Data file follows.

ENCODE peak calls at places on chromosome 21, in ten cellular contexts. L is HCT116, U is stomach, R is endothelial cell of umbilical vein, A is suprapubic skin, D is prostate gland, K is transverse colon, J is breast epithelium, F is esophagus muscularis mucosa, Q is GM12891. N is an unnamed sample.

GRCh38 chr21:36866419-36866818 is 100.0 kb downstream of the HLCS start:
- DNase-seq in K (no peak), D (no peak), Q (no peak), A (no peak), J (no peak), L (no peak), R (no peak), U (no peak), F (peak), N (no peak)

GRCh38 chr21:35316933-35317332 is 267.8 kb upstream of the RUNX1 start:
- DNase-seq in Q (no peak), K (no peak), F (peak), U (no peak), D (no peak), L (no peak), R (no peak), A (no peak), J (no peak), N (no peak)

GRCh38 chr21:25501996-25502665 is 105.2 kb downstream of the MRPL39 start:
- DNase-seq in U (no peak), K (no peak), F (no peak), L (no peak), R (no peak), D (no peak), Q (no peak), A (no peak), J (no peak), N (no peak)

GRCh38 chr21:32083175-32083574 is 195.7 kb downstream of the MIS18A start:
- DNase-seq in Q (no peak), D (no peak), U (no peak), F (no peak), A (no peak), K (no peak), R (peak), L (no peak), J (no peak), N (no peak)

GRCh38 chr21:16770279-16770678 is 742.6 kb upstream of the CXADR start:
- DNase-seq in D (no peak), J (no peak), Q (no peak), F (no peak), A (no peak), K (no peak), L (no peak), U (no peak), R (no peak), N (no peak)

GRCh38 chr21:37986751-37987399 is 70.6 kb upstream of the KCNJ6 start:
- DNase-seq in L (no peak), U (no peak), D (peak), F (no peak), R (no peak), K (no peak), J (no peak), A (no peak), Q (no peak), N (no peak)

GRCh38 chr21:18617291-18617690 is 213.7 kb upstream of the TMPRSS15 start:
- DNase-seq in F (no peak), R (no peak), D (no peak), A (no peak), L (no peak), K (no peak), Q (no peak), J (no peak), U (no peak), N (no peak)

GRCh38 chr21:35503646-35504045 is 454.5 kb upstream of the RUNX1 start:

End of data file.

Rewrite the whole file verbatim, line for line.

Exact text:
ENCODE peak calls at places on chromosome 21, in ten cellular contexts. L is HCT116, U is stomach, R is endothelial cell of umbilical vein, A is suprapubic skin, D is prostate gland, K is transverse colon, J is breast epithelium, F is esophagus muscularis mucosa, Q is GM12891. N is an unnamed sample.

GRCh38 chr21:36866419-36866818 is 100.0 kb downstream of the HLCS start:
- DNase-seq in K (no peak), D (no peak), Q (no peak), A (no peak), J (no peak), L (no peak), R (no peak), U (no peak), F (peak), N (no peak)

GRCh38 chr21:35316933-35317332 is 267.8 kb upstream of the RUNX1 start:
- DNase-seq in Q (no peak), K (no peak), F (peak), U (no peak), D (no peak), L (no peak), R (no peak), A (no peak), J (no peak), N (no peak)

GRCh38 chr21:25501996-25502665 is 105.2 kb downstream of the MRPL39 start:
- DNase-seq in U (no peak), K (no peak), F (no peak), L (no peak), R (no peak), D (no peak), Q (no peak), A (no peak), J (no peak), N (no peak)

GRCh38 chr21:32083175-32083574 is 195.7 kb downstream of the MIS18A start:
- DNase-seq in Q (no peak), D (no peak), U (no peak), F (no peak), A (no peak), K (no peak), R (peak), L (no peak), J (no peak), N (no peak)

GRCh38 chr21:16770279-16770678 is 742.6 kb upstream of the CXADR start:
- DNase-seq in D (no peak), J (no peak), Q (no peak), F (no peak), A (no peak), K (no peak), L (no peak), U (no peak), R (no peak), N (no peak)

GRCh38 chr21:37986751-37987399 is 70.6 kb upstream of the KCNJ6 start:
- DNase-seq in L (no peak), U (no peak), D (peak), F (no peak), R (no peak), K (no peak), J (no peak), A (no peak), Q (no peak), N (no peak)

GRCh38 chr21:18617291-18617690 is 213.7 kb upstream of the TMPRSS15 start:
- DNase-seq in F (no peak), R (no peak), D (no peak), A (no peak), L (no peak), K (no peak), Q (no peak), J (no peak), U (no peak), N (no peak)

GRCh38 chr21:35503646-35504045 is 454.5 kb upstream of the RUNX1 start: